Book Title: The Winter Boy
The Valley of the Alleshi is the center of all civilization, the core and foundation of centuries of peace. A cloistered society of widows, the Alleshi, has forged peace by mentoring young men who will one day become the leaders of the land. Each boy is paired with a single Allesha for a season of intimacy and learning, using time-honored methods that include storytelling, reason and sex. However, unknown to all but a hidden few, the peace is fracturing from pressures within and beyond, hacking at the very essence of their civilization.
Amidst this gathering political maelstrom, Rishana, a young new idealistic Allesha, takes her First Boy, Ryl, for a winter season of training. But Ryl is a “problem boy,” who fights Rishana every step of the way. At the same time, Rishana uncovers a web of conspiracies that could not only destroy Ryl, but threaten to tear their entire society apart. And a winter that should have been a gentle, quiet season becomes one of conflict, anger and danger.
My rating: 4 of 5 stars
I received a complimentary copy of this book from the publishers through Netgally in return for an honest review.
First of all, I love the cover! Secondly, this is an intriguing, thought provoking and highly enthralling read! I loved it!
Rishana is a young widow, who has been training to become an Alleshi, a type of teacher and mentor, to young men from the villages surrounding their valley. I really liked this woman. She is very determined and driven to help, but quite naive at times. I loved watching her learn and grow as an Allesha (I'm not really sure how to pronounce it i.e. Alle-sha or All-e-sha), along with her Winter Boy.
Ryl is a hotheaded young man of eighteen, who is proud to be chosen as a Winter Boy to become an Aleman (a type of diplomat). He is a very likable and charming character, and I loved watching him blossom into a confident young man. But, his life is about to change forever when secrets long held are revealed.
I was intrigued with the blurb, but as I started to read this book, I was unprepared for the emotional roller coaster I was to be taken on; I was hooked from the first page. I was impressed with the world building, but I couldn't tell how far into the future this book was set. The characters talk about a time before the Great Chaos, so I knew it was post-apocalyptic due to mention of war and modern weapons such as guns. However, it had a tribal feel to it, similar to what I would think of as Native American and other cultures with similar belief systems mixed in to give it a multicultural feel, but based on peace. These tribes live in small villages with different names for the people who lived in them, such as the Mukane, Emet and Birani. There is also a group of people called the Mwertik, who are attacking the villages with no apparent reason. The other characters in this story were very interesting too. The Alleshi of the valley have their own characteristics and temperaments, and keep their own secrets.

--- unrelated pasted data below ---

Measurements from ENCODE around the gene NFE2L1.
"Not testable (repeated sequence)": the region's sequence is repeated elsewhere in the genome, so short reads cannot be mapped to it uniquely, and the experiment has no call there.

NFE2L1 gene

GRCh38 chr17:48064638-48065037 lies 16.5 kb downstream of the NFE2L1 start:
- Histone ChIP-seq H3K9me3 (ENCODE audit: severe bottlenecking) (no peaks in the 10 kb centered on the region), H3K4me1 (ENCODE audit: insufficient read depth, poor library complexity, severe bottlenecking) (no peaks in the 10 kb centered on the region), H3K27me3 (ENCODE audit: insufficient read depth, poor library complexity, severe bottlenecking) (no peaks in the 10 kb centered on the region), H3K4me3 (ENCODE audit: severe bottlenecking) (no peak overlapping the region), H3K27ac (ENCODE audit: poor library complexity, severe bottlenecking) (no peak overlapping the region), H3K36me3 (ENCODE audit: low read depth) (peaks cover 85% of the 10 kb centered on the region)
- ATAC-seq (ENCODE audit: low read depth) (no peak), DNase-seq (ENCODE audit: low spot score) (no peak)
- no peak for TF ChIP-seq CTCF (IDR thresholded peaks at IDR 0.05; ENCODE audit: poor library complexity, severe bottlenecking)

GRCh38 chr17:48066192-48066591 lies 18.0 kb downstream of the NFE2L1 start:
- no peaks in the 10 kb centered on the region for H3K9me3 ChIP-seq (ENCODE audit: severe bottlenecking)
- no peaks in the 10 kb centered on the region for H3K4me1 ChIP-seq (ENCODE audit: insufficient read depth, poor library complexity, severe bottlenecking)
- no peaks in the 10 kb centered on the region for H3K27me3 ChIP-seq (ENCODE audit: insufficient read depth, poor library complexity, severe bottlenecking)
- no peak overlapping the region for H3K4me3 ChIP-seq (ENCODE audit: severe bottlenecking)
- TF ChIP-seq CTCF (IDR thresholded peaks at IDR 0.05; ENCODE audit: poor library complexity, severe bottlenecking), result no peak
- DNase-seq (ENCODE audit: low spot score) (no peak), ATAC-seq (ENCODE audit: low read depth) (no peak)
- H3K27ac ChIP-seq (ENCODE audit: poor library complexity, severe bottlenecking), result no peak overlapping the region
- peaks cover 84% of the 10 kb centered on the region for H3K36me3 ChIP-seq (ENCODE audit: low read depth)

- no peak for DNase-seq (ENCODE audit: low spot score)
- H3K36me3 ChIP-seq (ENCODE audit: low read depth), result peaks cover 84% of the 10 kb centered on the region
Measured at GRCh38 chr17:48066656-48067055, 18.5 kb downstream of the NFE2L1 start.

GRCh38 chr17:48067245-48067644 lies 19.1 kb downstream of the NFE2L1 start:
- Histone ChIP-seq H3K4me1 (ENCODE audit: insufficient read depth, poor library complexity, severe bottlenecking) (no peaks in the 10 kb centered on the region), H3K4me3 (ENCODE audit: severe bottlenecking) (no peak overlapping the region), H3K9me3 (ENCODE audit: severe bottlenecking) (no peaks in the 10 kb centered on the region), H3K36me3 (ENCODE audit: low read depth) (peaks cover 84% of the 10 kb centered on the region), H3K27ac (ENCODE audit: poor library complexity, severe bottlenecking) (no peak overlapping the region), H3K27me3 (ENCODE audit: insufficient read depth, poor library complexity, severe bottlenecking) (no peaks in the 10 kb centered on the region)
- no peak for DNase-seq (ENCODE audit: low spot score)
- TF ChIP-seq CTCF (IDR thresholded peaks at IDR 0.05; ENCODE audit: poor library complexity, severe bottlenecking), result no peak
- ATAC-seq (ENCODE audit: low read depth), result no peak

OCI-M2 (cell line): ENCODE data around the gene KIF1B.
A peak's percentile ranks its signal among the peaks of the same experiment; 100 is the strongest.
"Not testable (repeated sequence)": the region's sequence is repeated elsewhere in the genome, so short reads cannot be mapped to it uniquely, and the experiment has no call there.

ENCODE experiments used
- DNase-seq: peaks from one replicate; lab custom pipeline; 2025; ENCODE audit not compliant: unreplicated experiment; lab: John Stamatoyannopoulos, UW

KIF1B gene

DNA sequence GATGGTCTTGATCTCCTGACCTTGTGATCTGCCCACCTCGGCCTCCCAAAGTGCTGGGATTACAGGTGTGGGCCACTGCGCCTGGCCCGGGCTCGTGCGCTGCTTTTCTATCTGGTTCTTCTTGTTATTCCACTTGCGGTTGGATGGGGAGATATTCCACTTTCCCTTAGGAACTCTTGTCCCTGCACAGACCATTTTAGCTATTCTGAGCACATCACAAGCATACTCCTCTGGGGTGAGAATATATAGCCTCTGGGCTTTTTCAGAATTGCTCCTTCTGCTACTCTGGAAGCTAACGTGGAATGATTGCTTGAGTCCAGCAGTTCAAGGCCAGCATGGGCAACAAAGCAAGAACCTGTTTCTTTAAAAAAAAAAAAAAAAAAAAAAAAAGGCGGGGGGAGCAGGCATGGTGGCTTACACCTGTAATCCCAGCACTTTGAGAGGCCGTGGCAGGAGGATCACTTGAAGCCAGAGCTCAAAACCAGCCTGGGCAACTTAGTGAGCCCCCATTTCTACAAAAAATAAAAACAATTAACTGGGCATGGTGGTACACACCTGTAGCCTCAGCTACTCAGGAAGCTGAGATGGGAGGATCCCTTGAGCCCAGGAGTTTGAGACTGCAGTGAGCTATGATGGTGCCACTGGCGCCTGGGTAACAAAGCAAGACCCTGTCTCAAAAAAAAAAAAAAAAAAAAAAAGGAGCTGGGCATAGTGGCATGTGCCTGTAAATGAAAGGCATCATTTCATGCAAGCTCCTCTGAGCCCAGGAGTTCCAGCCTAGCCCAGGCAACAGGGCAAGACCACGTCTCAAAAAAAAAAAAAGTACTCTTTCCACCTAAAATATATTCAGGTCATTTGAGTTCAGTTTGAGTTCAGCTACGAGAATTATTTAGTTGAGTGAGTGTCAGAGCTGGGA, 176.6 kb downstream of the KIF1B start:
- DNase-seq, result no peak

This story is not a fast read by any means, nor is it my usual genre, but it is totally absorbing. The changing names of the characters (depending on who was speaking to whom - other Allesha or family members) were a bit confusing at times, which gave me a bit of a headache trying to remember them all and keep them straight. The lessons between Tayar (Ryl's name for Rishana) and Dov (Rishana's name for Ryl) range from the domestic to sexual, philosophical and political. I loved watching Tayar's and Dov's relationship develop, but it was the undercurrent of political intrigue that wended through the tale that kept me on the edge of my seat. The women of the Alleshi teach about peace and trade, rather than war and death, but when one of their own becomes jaded and makes a rash decision, their way of life is threatened. Meanwhile, Ryl/Dov finds out that his life is not all it seems, and that he has a difficult destiny ahead of him. The end of the book left me feeling rather sad, but happy too; it was bittersweet, as both Ryl and Rishana have to make difficult decisions about their future. I don't know if the author is going to continue to follow Rishana's life, or Ryl's, but I hope there will be another book, because I want to know if Ryl manages to contact the Mwertik successfully.
Sally Wiener Grotta has written an intriguing tale with a unique premise. Her writing style is not particularly fast paced, but it is very descriptive. I did feel that the flow of the story was interrupted by the various names used for the characters. If she had kept her characters to one name and the pet names for Rishana and Ryl, it may have flowed more smoothly. Nevertheless, I think I would definitely read more of this author's books in the future.
I highly recommend this book to adults who love deeply enthralling post-apocalyptic fiction with a philosophical twist. - Lynn Worton
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